Disney's Aladdin (Capcom video game)

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Disney's Aladdin
Disney's Aladdin (SNES) cover art.jpg
North American SNES box art
Developer(s) Capcom
Publisher(s) Capcom
Designer(s) Shinji Mikami
Composer(s) Yuki Iwai
Yuko Takehara
Setsuo Yamamoto
Platform(s) SNES, Game Boy Advance
Release
Genre(s) Action, platformer
Mode(s) Single-player

Disney's Aladdin (アラジン, Arajin) is a 1993 platformer video game developed by Capcom for the Super Nintendo Entertainment System,[1] based on the 1992 animated Disney film of the same name. Disney's Aladdin is a 2D side-scrolling video game in which the player controls Aladdin and his monkey Abu.[2] It was designed by Shinji Mikami.[3]

The game was released in November 1993, the same month that another game with the same title was released by Virgin Games for Sega Genesis.[4] The two games vary in some respects; in the Virgin game, Aladdin wields a sword, which was not the case in the Capcom game.[3] The Capcom game was ported to Game Boy Advance (GBA) in Japan on August 1, 2003, in Europe on March 19, 2004,[5] and in North America on September 28, 2004.

Gameplay[edit]

One of the SNES version's stages

Disney’s Aladdin is a side-scrolling platform game in which the player controls the eponymous main character through several stages taking place throughout the city of Agrabah. Within each stage, Aladdin must defeat foes by jumping on them or disorienting them by throwing apples while avoiding dangerous obstacles. Gems can be collected to gain extra lives and points, and 10 red gems located within each stage will substantially increase the player's score. Also most stages contain a treasure chest holding a scarab that flies about for a few seconds, if the player collects it before it disappears they will access a bonus stage in which they spin a wheel that allows Genie to grant them extra lives and other special bonuses. Aladdin also has a health meter of hearts (starting with 3) which will deplete each time he is hit. These can be increased through pickups or through the bonus stages as well.

The escape from the Cave of Wonders and the carpet ride with Princess Jasmine are both stages in which the player rides the Magic Carpet through self-scrolling stages. While in the Cave of Wonders the player must traverse up and down to avoid dangerous obstacles while outrunning waves of lava, the ride with Jasmine is a free-flying bonus stage (between stages 5 and 6) in which the player can collect gems; the bonus stage ends when the melody to A Whole New World ends. Only stages 1, 6 and 7 have a boss to defeat (stage 7 being the final stage), while stages 2, 3, 4 and 5 require reaching the end to complete.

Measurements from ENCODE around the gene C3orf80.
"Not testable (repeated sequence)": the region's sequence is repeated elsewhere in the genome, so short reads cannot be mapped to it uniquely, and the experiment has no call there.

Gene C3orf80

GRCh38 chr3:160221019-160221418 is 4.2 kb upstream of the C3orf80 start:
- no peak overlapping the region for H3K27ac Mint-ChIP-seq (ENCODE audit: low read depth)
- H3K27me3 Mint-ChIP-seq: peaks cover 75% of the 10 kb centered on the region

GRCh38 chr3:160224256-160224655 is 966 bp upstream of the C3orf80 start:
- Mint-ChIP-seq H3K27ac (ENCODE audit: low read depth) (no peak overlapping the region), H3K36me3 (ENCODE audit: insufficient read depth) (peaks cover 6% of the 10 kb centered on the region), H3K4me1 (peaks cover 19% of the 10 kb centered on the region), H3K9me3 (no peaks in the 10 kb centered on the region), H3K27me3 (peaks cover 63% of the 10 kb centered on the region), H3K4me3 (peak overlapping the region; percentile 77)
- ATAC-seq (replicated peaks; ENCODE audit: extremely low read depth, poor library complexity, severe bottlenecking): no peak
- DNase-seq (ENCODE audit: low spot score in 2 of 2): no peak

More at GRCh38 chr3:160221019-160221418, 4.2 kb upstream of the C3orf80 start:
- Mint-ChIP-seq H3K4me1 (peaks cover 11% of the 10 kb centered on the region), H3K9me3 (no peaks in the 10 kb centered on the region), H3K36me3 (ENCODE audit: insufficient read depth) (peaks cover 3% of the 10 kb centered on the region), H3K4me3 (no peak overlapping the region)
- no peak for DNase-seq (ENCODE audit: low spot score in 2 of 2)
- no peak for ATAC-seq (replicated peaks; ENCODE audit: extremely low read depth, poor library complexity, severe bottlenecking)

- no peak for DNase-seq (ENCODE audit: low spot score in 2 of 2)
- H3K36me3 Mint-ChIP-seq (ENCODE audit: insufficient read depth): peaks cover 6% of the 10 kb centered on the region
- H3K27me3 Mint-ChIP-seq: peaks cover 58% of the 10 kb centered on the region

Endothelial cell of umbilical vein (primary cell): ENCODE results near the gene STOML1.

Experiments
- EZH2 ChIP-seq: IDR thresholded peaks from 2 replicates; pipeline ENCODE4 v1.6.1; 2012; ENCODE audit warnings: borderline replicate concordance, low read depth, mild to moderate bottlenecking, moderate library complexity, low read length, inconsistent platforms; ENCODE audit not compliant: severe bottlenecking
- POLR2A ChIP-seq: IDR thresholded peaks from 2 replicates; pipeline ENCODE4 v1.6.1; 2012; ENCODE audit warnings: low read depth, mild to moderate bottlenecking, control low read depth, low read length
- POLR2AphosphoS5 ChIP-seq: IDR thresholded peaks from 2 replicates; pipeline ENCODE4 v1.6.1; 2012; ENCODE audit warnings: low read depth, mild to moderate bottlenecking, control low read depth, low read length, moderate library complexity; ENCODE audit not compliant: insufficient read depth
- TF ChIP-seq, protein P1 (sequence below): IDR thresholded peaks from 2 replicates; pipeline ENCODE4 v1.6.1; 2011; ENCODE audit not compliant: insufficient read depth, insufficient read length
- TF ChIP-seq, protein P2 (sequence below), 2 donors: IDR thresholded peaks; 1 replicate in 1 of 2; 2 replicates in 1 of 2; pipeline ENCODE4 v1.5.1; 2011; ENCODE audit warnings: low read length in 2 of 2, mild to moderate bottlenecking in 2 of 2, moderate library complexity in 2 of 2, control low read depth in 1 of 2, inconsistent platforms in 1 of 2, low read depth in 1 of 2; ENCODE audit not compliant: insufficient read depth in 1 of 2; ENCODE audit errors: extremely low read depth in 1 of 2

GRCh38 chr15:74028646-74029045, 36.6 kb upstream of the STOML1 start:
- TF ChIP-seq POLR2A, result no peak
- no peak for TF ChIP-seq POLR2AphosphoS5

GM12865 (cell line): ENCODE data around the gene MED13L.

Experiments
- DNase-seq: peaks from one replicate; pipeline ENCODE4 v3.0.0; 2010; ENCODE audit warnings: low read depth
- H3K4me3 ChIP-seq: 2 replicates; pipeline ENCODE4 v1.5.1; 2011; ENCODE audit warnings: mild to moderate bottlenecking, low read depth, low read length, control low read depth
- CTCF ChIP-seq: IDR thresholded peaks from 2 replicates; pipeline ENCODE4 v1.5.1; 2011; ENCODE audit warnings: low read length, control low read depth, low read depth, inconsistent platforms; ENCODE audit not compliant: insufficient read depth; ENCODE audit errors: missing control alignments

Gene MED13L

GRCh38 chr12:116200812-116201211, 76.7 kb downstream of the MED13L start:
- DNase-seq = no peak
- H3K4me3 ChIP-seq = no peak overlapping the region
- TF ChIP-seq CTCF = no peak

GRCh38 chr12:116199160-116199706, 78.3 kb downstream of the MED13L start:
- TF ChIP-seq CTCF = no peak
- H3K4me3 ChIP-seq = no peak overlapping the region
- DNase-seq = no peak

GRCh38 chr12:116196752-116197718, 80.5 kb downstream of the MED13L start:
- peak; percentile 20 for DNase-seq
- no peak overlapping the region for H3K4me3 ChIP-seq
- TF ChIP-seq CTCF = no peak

Reception[edit]

Reception (SNES)
Review scores
PublicationScore
AllGame4/5 stars[6]
EGM33 / 40[7]
Famitsu92%[8]
GameFan356 / 400[9]
GamePro4.5 / 5[10]
GamesMaster78%[11]
Datormagazin5/5 stars[12]
Mega Fun85%[13]

Electronic Gaming Monthly's four reviewers scored the Super NES version 8, 8, 9 and 8 out of 10, adding up to 33 out of 40 (average 8.25 out of 10). They commented that the graphics, animation, music and gameplay are all outstanding.[7] GameFan's four reviewers scored it 90%, 89%, 87% and 90%.[9] Pedro Hernandez of Nintendo World Report gave the game a positive review, saying that "Capcom truly did something great with this Super NES game".[14] A ScrewAttack reviewer also gave the game a positive review, saying that it was one of the best SNES games.[15] Aladdin proved to be a commercial success, selling approximately 1.8 million copies worldwide, becoming Capcom's highest-selling game for the Super Nintendo Entertainment System after Street Fighter II and its various versions.[16]

Shinji Mikami, the Capcom game's designer, said that if he had not made the SNES game, he "would probably buy" the Virgin game because it has a sword and better animation.[3]

The GBA port received mixed reviews.[17] Avi Fryman of GameSpy called the port of Disney's Aladdin "the most monumentally disappointing" of all the ports from SNES to GBA.[18]

References[edit]

  1. ^ Brett Alan Weiss. "Disney's Aladdin". Allgame. Retrieved July 12, 2014. 
  2. ^ Jeff Gerstmann (May 12, 2003). "Disney's Aladdin E3 2003 Preshow Report". GameSpot. Retrieved July 12, 2014. 
  3. ^ a b c Damien McFerran (February 21, 2014). "Shinji Mikami Prefers the Sega Version of Aladdin, Even Though He Worked on the SNES Game". Nintendolife. Retrieved July 12, 2014. 
  4. ^ "Retrospective: Disney's Aladdin". Computer and Video Games. June 24, 2012. Retrieved July 12, 2014. 
  5. ^ "Disney's Aladdin". Eurogamer. Retrieved July 12, 2014. 
  6. ^ Alan, Brett (2014-12-11). "Disney's Aladdin - Review - allgame". Web.archive.org. Archived from the original on December 11, 2014. Retrieved 2016-03-11. 
  7. ^ a b "Review Crew: Aladdin". Electronic Gaming Monthly (54). EGM Media, LLC. January 1994. p. 42. 
  8. ^ "アラジン まとめ [スーパーファミコン] / ファミ通.com". Famitsu.com. 2014-02-22. Retrieved 2016-03-11. 
  9. ^ a b GameFan, volume 1, issue 11 (October 1993), page 11
  10. ^ GamePro, issue 53 (December 1993), pages 114-115
  11. ^ GamesMaster, episode 50
  12. ^ Datormagazin, volume 1993, issue 22 (December 1993), page a11
  13. ^ "Aladdin (Super NES) - N.i.n.Retro (New is not Retro) v3". Ninretro.de. Retrieved 2016-03-11. 
  14. ^ "Disney's Aladdin". Nintendo World Report. August 2, 2011. Retrieved July 12, 2014. 
  15. ^ "Disney's Aladdin (SNES) Review". ScrewAttack. February 20, 2012. Archived from the original on July 14, 2014. Retrieved July 12, 2014. 
  16. ^ "Platinum Titles". Capcom. 2008-09-30. Archived from the original on 2008-01-16. Retrieved 2008-11-10. 
  17. ^ "Disney's Aladdin". Metacritic. September 28, 2004. Retrieved July 12, 2014. 
  18. ^ Avi Fryman (October 4, 2004). "Disney's Aladdin". GameSpy. Archived from the original on October 8, 2013.